As criminals become more sophisticated in their abilities to exploit cloud misconfiguration vulnerabilities, security teams need a smarter approach to adhere to regulations and prevent security breaches. Organizations cannot afford to rely on traditional security methods that might’ve worked with on-premises infrastructure.

Security owners need to rethink classic security concepts and adopt approaches that better address the needs of a dynamic and distributed cloud infrastructure. This includes rethinking how security teams engage with developers and IT, identifying new security and compliance controls, and designing automated processes that help scale security best practices without compromising user experience or slowing down day-to-day operations.

To help academic institutions face cloud security challenges head-on, we recommend the following resources:

Cloud operations

The cloud enables education institutions to create a customized infrastructure that is more efficient and flexible, where they can quickly and easily scale up during peak usage times, (e.g. enrollment, back-to-school season, and graduation) and scale down over breaks when usage isn’t as high (spring break, winter holidays, summer, etc.).

However, managing fluctuations in cloud usage and juggling reservations and discounts across several different departments, cost centers, locations, and needs can be overwhelming, especially when administrators are more accustomed to the traditional way of managing data centers and physical servers.

Without holistic visibility into cloud activity or a centralized governance program, it’s not hard to see how cloud usage and spend can quickly get out of control. Cloud operations teams need to strike a delicate balance between giving cloud consumers what they need exactly when they need it, while also putting rules in place to govern usage. Continuous governance defines best practices, socializes them, then takes action when a policy or standard is violated. There are several methods for accomplishing continuous governance, including:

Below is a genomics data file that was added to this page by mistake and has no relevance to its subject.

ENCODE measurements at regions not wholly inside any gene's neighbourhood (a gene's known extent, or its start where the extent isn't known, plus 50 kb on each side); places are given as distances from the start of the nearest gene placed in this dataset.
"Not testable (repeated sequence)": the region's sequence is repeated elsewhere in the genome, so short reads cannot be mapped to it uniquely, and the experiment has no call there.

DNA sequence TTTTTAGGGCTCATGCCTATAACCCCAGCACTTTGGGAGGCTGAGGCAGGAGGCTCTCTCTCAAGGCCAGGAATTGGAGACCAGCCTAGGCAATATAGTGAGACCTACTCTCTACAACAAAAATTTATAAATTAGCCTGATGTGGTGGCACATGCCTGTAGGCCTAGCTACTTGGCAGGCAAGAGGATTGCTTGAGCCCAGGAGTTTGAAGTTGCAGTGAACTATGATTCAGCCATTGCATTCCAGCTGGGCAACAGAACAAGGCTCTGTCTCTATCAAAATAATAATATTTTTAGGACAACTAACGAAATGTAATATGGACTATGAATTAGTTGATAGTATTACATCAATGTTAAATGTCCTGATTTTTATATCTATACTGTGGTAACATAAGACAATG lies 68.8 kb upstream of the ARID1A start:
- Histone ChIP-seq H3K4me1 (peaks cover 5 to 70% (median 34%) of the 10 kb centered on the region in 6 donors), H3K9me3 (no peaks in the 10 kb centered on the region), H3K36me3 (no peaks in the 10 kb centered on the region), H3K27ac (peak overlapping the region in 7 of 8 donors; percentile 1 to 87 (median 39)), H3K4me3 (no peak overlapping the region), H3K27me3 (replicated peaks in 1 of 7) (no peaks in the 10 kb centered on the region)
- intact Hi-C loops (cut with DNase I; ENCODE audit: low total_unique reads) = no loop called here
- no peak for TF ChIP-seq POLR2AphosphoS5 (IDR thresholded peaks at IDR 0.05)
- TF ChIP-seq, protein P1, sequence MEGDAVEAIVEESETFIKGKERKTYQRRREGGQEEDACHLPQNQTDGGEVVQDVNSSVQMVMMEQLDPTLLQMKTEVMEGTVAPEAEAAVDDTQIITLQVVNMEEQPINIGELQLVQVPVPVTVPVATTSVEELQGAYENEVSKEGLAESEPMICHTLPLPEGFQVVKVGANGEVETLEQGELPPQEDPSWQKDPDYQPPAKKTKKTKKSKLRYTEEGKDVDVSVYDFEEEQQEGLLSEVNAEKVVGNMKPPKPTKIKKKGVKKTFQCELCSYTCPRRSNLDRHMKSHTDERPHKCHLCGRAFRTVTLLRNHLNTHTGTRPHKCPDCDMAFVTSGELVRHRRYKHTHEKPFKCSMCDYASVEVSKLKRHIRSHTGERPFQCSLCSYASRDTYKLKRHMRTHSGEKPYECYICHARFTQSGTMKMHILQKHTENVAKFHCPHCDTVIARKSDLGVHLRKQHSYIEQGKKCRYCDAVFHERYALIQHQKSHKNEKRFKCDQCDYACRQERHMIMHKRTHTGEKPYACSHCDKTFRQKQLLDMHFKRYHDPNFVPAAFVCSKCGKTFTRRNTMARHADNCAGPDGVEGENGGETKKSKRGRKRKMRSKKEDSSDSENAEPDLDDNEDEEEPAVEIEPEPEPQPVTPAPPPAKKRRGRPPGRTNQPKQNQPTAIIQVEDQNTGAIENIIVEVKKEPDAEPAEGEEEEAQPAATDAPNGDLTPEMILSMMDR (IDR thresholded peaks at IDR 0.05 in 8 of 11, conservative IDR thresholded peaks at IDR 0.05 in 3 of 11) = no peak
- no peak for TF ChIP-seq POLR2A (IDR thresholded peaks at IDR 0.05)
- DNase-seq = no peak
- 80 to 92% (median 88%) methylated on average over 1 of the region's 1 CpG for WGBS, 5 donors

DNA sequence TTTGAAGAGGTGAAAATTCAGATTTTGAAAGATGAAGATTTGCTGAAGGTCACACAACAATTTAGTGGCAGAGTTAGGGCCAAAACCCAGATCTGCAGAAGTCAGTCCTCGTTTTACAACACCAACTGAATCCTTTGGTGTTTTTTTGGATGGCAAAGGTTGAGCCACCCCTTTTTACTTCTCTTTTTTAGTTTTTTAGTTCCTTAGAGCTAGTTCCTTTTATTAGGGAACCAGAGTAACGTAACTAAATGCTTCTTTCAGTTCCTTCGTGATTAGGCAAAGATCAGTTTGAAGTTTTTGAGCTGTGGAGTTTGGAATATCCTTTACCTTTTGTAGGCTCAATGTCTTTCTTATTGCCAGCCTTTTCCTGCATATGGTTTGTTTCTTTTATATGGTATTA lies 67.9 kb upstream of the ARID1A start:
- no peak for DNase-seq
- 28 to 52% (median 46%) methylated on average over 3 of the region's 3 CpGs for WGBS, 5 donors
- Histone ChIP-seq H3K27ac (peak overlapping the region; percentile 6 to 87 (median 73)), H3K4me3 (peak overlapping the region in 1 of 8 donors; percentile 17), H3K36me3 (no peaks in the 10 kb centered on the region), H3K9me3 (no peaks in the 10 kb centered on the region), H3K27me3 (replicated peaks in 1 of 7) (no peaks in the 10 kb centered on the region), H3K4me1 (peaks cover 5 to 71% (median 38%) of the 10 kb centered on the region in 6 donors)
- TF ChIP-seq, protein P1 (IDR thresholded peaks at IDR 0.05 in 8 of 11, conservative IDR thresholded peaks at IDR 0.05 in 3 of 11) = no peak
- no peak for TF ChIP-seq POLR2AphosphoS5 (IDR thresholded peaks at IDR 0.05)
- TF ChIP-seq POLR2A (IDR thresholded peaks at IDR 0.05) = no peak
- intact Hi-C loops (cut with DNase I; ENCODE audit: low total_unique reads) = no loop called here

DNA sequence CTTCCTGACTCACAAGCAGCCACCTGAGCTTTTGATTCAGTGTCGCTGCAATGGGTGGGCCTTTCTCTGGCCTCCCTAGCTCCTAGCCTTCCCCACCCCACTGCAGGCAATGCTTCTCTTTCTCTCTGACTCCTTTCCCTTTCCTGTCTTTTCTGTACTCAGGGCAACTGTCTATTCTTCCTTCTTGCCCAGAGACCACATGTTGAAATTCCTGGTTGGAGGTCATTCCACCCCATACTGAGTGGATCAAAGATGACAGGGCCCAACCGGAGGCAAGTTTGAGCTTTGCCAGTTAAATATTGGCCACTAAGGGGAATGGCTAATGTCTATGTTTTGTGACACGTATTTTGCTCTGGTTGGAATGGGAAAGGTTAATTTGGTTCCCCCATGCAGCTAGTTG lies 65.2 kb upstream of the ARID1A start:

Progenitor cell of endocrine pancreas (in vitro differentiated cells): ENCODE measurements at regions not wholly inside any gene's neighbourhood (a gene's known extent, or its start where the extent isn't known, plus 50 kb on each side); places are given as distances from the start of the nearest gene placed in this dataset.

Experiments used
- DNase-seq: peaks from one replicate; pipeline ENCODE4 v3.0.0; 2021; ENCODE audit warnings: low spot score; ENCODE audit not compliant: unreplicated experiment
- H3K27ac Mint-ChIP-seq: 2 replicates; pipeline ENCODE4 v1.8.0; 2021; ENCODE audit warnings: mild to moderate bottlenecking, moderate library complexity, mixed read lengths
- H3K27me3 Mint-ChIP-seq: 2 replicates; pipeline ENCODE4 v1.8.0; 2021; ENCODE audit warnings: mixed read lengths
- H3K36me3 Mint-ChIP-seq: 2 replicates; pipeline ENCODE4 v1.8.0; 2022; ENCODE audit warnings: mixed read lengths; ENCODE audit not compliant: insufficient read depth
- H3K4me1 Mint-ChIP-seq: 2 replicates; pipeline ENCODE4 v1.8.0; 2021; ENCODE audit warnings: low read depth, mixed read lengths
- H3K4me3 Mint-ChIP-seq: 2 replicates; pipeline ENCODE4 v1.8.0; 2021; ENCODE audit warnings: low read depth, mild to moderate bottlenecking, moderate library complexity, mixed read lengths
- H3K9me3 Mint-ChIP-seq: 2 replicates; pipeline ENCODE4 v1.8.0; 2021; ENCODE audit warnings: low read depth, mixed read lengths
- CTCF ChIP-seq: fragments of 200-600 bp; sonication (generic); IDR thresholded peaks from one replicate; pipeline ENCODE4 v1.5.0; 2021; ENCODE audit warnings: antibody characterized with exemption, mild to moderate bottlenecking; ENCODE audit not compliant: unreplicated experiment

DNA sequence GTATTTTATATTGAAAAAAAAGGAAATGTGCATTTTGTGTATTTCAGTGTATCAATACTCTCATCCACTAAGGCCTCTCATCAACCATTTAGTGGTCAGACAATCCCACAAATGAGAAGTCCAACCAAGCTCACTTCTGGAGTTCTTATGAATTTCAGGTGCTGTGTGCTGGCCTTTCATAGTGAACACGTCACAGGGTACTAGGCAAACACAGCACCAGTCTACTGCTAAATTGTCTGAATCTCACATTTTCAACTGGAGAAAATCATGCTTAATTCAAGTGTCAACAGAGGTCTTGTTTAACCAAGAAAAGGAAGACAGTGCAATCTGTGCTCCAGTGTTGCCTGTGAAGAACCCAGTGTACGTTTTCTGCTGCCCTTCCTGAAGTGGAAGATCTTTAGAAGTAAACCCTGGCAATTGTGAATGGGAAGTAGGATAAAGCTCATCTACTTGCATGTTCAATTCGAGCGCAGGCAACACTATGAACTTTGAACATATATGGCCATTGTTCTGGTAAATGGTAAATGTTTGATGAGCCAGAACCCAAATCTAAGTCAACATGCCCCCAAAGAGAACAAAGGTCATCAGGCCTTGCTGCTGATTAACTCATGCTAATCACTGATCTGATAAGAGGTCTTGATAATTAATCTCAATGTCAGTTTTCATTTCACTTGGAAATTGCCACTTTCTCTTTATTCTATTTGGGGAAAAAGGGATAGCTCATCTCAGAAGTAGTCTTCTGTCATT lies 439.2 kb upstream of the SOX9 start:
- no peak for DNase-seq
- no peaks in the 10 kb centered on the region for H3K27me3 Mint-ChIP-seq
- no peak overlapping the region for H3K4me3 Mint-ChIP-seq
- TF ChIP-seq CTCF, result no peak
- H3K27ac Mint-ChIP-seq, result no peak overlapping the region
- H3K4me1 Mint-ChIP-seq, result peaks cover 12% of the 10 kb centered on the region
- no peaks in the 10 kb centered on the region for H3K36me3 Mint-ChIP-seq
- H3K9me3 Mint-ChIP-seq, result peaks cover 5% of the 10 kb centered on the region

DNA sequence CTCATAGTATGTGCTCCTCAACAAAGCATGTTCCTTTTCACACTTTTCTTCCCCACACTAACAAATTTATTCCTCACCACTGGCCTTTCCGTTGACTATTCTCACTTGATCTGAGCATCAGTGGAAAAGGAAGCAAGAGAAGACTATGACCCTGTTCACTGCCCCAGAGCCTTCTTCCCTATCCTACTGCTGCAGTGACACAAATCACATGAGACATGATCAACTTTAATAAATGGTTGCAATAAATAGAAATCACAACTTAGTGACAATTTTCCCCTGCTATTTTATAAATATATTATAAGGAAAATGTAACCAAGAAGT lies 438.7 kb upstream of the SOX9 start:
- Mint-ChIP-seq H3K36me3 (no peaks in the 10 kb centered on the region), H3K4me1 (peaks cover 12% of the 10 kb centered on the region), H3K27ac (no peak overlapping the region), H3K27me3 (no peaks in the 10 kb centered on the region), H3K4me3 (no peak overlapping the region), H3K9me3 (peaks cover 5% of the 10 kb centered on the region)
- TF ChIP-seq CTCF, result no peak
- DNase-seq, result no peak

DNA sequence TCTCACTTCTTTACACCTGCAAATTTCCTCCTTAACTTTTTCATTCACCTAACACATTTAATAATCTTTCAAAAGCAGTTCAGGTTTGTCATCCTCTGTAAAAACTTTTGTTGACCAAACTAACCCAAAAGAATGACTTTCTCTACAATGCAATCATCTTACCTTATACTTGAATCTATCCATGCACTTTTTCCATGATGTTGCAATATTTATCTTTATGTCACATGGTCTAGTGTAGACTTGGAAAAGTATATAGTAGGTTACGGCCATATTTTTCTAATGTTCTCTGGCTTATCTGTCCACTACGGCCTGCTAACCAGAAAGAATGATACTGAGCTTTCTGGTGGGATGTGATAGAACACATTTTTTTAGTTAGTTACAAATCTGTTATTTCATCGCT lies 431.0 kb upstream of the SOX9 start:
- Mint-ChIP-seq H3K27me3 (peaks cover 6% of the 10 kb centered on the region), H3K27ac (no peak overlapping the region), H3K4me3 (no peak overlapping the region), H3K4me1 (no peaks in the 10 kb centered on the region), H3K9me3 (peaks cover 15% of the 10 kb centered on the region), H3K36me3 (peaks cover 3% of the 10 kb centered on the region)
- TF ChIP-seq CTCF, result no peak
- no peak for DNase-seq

• Creating guidelines and guardrails for efficient cloud operations
  • Setting policies and notifications for when assets drift from desired state
  • Establishing good tagging hygiene
  • Grouping all cloud assets by teams, owner, application, and business unit
  • Identifying misconfigured, unsanctioned, and non-standard assets, and rightsizing infrastructure accordingly
  • Establishing showback/chargeback
  • Integrate continuous governance to development and operations workflows

The complete list of cloud governance methods and best practices are detailed in our guide: Building a Successful Cloud Operations and Governance Practice. Additional resources to help optimize cloud operations for educational institutions can be seen here:

Cloud management solutions to consider

If this all still seems a bit overwhelming, don’t worry—you’re not alone! At CloudHealth, we’ve worked with thousands of organizations worldwide to effectively scale and govern their multi-cloud environments while keeping costs under control.

The CloudHealth platform provides complete visibility into cloud resources, enabling schools, universities, and education technology organizations to improve collaboration across departments, boost IT efficiency, and maximize the return on their cloud investment.

  • Move faster in your cloud migration process
  • Align business context to cloud data
  • Optimize resource cost and utilization
  • Centralize cloud governance

Hear it from our customers:

Our workloads tend to change with the school year, so the summer months are quieter. During the semester, workloads can easily fluctuate by two or three thousand servers in a day. Using CloudHealth has given value on two counts: cost and visibility. It allows us to see where we could optimize spend, including optimizing Reserved Instance purchases so we’re never underutilized.” — Jeff Julander, Senior Systems Administrator, Instructure

See how Instructure saved $2M with CloudHealth in the complete case study

CloudHealth has always been transparent. When I give feedback, I feel like it’s listened to. The CloudHealth team values customer input and takes action instead of just smiling and nodding.” — Josh Aldrige, Program Manager and Cloud Commander, PowerSchool

See how CloudHealth helped save PowerSchool $2.5M over a 12-month period in the complete case study